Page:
Therapist spotlight: Anuja Jalota
Hi Anuja! Can you tell us a little more about yourself?
Born and raised in the Midlands, I worked in education for 26 years as a Science teacher and Head of Science, and then as an Assistant Headteacher. I looked after my elderly parents and never married or had children. In 2008, I was diagnosed with multiple sclerosis (MS) and six years ago I left teaching and went on to study naturopathic nutritional therapy with CNM.
Two years ago I completed a functional medicine course which equipped me with skills to apply functional medicine principles in my practice. Alongside this, I completed the training by Cytoplan to become licensed to deliver The Brain Health Programme. I currently work part-time for the Alzheimer’s Society and part-time as a nutritional therapist where I see clients one-to-one, deliver workshops in schools on healthy eating and in other organisations.
What led you to a career in nutritional therapy?
When I was diagnosed with multiple sclerosis I did a lot of research into the causes of MS, medication and holistic approaches. I decided to go down the holistic route and took no medication. One of the first things I had embarked on was acupuncture: I was told by my acupuncturist that I would need to detox, the first thing I said to him was, “I am vegetarian, I eat healthily,” but I certainly did not!
Even though I had a science background, the more I looked into it, I realised I had very limited “deep” knowledge about the impact of food on the body so I decided to study nutrition and apply all I learned on myself. I have improved my symptoms of multiple sclerosis greatly – I can walk a lot more, my balance has improved and I haven’t had any relapses.
I strongly believe that ‘health is wealth’ and ‘food is medicine’. It’s quite an eye opener when you have a consultation as you realise that even though you may think you’re eating healthily, you actually may not be.
You have a particular interest in autoimmunity, could you tell us a bit more about this in relation to diet and lifestyle as a treatment?
I really do believe that food is medicine. I’m very conscious about the ingredients of the food that I buy and try to cook from scratch at home – that way you know what you’re putting into your body. I eat organic as much as possible and follow an anti-inflammatory diet as inflammation is the root cause of many diseases.
Other strategies I have put in place to manage MS included improving my diet to make sure it’s nutrient-dense, eliminating gluten and dairy in particular and making sure that I have optimum levels of all vitamins and minerals through diet and supplementation – especially vitamin D as there is a direct correlation between vitamin D and MS!
I am in a much less stressful job now and really do believe that stress leads to all kinds of ailments. We are all in a culture where the “norm” is to be stressed! I have regular massages, acupuncture and hyperbaric oxygen.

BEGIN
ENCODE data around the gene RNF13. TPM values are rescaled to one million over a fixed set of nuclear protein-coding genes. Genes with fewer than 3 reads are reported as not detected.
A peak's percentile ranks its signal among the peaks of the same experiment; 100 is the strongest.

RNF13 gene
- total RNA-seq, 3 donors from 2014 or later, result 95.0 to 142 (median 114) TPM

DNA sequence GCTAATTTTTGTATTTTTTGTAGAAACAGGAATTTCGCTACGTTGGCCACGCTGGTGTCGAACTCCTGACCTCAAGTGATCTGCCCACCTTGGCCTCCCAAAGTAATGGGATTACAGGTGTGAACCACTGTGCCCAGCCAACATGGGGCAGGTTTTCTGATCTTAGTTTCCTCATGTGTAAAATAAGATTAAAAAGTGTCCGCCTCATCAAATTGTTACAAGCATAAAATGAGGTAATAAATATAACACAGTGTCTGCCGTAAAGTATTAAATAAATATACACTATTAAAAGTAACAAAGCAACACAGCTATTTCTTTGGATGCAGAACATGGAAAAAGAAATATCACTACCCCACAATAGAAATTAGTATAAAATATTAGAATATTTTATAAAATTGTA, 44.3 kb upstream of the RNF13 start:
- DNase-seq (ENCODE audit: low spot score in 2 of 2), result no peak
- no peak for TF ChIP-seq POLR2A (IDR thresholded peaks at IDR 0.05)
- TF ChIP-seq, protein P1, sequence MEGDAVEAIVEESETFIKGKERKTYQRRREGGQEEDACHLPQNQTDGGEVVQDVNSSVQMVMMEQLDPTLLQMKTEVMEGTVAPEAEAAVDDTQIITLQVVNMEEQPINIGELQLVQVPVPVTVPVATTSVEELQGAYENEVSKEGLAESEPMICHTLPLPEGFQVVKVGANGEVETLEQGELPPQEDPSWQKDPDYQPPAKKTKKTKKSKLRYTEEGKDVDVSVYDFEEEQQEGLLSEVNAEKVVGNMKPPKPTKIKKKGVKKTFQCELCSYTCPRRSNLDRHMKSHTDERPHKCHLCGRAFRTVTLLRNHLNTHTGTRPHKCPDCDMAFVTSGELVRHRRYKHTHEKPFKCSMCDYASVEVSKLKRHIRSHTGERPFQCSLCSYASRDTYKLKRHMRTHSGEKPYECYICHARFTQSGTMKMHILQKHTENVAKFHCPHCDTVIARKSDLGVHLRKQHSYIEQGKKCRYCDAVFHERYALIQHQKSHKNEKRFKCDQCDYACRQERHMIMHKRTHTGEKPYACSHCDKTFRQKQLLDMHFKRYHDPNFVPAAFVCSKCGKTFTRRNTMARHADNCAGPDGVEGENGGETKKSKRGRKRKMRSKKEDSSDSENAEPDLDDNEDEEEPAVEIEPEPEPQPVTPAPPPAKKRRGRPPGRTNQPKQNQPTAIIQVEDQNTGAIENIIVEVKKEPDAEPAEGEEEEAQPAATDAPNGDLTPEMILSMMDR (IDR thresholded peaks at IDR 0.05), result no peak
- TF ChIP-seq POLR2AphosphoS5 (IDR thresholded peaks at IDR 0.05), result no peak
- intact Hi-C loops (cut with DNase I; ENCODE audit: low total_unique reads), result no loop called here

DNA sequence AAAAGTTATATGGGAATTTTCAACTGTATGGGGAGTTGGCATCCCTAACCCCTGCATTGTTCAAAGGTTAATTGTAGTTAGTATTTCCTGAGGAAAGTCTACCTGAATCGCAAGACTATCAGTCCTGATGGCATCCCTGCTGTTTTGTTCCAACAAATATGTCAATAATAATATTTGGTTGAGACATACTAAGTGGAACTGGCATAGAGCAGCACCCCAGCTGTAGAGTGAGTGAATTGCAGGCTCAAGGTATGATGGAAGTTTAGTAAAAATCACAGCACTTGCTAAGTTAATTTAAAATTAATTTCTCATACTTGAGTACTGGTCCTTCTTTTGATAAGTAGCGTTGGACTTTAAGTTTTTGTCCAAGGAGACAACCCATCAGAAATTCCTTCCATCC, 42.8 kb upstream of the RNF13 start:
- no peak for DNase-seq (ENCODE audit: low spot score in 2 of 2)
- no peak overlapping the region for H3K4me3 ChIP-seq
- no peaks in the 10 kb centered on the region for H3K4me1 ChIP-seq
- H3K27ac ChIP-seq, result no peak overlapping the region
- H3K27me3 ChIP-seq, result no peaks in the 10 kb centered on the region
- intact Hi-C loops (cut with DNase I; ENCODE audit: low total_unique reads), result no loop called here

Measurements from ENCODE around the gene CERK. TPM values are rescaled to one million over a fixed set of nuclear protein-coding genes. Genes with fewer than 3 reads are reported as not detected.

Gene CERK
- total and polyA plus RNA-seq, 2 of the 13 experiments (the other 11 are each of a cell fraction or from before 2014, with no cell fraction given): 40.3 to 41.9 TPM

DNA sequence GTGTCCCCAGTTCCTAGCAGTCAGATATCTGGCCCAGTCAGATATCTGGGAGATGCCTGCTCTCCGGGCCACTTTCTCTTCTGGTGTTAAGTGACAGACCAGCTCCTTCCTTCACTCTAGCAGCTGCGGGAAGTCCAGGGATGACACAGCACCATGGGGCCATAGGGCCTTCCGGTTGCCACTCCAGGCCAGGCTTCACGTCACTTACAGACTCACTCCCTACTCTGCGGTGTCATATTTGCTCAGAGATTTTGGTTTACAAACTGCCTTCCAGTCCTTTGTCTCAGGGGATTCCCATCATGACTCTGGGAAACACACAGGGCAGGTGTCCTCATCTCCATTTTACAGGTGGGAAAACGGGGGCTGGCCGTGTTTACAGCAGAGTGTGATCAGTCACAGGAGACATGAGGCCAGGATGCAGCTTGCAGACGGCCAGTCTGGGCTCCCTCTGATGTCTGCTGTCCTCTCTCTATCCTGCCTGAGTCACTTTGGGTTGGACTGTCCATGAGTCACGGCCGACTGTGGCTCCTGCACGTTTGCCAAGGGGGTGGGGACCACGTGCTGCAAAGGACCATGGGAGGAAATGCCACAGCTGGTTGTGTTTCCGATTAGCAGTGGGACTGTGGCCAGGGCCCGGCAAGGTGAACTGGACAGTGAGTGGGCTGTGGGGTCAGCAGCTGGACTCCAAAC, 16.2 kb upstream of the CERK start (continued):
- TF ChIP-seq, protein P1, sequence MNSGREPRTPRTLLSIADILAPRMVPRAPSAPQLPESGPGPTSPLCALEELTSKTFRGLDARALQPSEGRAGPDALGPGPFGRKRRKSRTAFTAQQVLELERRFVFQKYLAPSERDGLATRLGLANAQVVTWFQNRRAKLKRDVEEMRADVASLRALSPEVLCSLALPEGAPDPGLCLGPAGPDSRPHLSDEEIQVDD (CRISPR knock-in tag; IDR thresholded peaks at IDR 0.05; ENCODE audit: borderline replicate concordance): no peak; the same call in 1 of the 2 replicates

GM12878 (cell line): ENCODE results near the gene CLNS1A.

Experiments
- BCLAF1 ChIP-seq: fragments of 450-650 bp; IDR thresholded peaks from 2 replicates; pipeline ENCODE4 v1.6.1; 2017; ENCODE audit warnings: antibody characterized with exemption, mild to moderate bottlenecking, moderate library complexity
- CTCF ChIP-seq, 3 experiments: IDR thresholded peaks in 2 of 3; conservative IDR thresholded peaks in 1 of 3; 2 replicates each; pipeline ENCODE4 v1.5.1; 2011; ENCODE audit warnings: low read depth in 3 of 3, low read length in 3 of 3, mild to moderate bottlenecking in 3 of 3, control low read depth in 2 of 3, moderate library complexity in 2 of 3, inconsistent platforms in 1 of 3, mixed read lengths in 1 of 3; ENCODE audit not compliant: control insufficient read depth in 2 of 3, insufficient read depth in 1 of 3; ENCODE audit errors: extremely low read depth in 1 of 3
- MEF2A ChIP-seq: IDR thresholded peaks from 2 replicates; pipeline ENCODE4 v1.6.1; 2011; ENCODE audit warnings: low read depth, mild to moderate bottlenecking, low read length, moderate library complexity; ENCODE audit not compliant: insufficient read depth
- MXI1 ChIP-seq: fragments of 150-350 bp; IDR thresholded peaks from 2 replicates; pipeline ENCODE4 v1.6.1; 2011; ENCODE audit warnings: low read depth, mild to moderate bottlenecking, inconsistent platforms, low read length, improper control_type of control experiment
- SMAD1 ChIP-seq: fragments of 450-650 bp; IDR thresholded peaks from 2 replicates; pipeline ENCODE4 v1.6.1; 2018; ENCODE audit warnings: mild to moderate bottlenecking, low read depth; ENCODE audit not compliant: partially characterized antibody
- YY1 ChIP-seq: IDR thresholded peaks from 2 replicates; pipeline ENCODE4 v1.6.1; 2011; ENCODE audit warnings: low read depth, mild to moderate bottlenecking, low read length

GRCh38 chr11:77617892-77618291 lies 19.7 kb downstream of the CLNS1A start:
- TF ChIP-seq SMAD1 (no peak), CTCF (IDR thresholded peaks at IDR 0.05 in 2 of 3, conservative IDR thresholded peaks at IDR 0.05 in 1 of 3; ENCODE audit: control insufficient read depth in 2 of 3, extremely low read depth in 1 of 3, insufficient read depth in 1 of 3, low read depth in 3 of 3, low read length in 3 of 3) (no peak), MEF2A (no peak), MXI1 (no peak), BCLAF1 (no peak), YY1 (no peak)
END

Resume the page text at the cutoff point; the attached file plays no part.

What can clients expect from their first chat with you?
I’m a great listener and, having gone through ill-health myself, I can relate to the client, this helps them to open up more – I always share my story with clients. I offer an initial 10-15 minute free chat so that clients can make an informed decision on whether they would like to go ahead with the consultation, these can be offered in Punjabi and Hindi as well.
Even though I charge for the consultation I don’t see it as a business to make a lot of money but to help, educate and empower people. I am sincere and honest, and if I think that I can’t help someone, I will tell them straight away.
You’re a licensed practitioner to deliver the Cytoplan Brain Health Programme. Can you tell us a little more about this and what interests you in this area?
I have a particular interest in brain health as I work for the Alzheimer’s Society and as so many people are diagnosed with dementia, I really do believe that our diet and lifestyle has a lot to do with it.
The programme focuses on nutrition, sleep, exercise, the gut, genetics, physical activity and brain training. I didn’t know much about dementia until my auntie – who actually recommended teaching as a career – had it and sadly died from the condition. I believe in prevention, and the programme makes you reflect on all of the above, highlighting areas of improvement that people practise, to hopefully avoid the disease.
Have you any advice to give someone interested in trying nutritional therapy?
I strongly believe that ‘health is wealth’ and ‘food is medicine’. It’s quite an eye-opener when you have a consultation as you realise that even though you may think you’re eating healthily, you actually may not be. It’s very educational and brings things to the forefront that hadn’t even crossed your mind. It highlights the importance of the role of nutrients in allowing the body to function at its best. Make sure you consult a registered nutritionist to get the professional advice you need.
Where can people find you?
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